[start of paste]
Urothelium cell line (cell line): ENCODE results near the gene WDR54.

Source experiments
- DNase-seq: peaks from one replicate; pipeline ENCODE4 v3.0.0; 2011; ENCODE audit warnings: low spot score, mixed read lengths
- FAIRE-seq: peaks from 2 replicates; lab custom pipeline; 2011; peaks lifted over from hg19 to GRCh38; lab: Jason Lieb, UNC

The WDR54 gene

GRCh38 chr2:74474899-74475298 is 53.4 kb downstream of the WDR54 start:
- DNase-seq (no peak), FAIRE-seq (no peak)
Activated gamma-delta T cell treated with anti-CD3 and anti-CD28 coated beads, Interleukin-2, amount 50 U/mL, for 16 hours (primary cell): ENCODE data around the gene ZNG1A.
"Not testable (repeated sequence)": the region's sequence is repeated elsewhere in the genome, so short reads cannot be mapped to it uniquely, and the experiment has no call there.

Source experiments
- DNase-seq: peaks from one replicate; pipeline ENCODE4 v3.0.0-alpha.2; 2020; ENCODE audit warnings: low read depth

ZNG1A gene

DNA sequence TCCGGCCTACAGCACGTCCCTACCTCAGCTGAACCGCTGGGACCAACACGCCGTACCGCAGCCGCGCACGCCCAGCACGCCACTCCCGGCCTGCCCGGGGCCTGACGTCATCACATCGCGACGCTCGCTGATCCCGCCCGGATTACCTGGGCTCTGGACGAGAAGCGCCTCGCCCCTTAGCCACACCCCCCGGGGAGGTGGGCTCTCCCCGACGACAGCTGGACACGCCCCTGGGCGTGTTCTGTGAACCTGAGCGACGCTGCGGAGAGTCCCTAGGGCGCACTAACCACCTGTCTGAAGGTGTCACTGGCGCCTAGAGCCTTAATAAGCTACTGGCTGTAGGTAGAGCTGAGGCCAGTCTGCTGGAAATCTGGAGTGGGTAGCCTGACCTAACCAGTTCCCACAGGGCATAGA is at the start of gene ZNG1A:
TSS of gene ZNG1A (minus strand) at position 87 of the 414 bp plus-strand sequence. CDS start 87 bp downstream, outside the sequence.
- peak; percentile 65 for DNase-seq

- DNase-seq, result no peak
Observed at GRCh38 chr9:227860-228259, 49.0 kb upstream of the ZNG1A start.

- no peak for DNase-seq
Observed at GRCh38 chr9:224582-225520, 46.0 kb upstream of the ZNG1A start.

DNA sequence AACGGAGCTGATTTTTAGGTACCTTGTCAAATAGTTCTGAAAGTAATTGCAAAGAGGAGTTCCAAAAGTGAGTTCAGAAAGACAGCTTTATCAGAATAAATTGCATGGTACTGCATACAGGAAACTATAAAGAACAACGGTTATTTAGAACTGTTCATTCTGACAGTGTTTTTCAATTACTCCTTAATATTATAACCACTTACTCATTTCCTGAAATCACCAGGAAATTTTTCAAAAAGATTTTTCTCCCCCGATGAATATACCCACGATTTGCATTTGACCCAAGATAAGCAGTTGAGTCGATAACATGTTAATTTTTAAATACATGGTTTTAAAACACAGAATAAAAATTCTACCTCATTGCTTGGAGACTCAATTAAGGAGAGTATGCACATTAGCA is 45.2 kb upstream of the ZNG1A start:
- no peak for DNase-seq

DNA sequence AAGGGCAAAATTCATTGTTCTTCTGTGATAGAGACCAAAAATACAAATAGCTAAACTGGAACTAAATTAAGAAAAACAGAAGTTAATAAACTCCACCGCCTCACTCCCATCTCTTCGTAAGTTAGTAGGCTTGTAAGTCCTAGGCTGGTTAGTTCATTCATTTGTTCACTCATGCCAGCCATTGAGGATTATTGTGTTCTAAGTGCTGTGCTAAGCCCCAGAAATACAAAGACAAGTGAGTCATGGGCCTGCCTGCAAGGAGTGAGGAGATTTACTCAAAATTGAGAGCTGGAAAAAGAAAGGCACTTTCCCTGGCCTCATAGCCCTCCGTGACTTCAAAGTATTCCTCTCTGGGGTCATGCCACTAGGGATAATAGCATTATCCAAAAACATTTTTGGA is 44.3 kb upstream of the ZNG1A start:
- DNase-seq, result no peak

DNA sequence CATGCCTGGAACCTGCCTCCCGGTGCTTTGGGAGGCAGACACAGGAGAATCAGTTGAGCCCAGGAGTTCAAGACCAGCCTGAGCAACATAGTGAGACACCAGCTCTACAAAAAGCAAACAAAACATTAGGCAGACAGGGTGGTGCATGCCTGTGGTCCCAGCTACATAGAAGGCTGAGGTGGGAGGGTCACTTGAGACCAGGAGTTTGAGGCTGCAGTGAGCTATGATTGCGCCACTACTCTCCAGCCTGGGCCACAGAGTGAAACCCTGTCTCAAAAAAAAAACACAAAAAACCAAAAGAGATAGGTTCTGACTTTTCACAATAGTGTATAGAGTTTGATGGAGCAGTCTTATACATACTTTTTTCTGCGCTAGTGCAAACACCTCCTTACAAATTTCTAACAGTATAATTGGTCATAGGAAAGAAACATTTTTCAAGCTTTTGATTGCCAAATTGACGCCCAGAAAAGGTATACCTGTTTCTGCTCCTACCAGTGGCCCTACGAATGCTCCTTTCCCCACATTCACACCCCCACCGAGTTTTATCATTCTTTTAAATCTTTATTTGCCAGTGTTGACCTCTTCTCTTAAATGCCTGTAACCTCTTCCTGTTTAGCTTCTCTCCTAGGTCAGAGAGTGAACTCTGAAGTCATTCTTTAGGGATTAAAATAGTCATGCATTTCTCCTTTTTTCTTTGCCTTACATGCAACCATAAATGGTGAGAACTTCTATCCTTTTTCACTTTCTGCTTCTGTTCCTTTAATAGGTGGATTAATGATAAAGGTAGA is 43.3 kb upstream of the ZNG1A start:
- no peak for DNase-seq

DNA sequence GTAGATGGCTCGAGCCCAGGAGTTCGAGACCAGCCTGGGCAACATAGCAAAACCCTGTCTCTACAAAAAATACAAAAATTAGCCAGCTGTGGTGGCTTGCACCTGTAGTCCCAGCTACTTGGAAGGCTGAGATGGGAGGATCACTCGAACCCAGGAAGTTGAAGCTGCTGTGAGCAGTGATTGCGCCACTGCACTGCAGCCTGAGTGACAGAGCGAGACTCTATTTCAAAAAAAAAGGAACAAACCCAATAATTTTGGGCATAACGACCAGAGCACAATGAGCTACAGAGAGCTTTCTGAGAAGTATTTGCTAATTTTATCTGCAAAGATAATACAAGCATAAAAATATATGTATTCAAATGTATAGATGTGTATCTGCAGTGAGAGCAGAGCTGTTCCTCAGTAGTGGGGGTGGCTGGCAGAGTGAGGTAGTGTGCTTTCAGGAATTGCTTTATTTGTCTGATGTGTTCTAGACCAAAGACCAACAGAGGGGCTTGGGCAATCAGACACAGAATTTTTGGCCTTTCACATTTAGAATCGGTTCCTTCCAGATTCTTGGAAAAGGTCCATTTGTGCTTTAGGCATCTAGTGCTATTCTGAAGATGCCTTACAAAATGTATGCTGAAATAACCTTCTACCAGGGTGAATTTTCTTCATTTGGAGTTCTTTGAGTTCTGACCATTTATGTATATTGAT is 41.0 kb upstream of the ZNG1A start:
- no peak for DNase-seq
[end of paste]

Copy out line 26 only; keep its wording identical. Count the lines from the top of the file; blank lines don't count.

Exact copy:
DNA sequence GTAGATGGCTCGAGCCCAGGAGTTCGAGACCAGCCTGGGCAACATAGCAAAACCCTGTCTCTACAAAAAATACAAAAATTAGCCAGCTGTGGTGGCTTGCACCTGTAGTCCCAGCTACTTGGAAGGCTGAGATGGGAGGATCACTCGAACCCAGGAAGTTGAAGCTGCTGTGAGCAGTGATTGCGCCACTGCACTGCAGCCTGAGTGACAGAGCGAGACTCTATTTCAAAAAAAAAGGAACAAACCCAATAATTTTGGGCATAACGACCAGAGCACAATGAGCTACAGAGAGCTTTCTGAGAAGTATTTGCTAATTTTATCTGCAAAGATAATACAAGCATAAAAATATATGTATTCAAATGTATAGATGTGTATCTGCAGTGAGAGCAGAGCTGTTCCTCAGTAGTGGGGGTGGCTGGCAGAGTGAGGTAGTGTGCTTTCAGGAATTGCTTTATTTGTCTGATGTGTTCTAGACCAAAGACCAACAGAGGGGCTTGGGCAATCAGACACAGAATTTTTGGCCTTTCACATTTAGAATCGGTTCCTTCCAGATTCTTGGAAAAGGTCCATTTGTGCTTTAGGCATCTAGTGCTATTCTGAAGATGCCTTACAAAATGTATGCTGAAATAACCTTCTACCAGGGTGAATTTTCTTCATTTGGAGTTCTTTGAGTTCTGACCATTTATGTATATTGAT is 41.0 kb upstream of the ZNG1A start: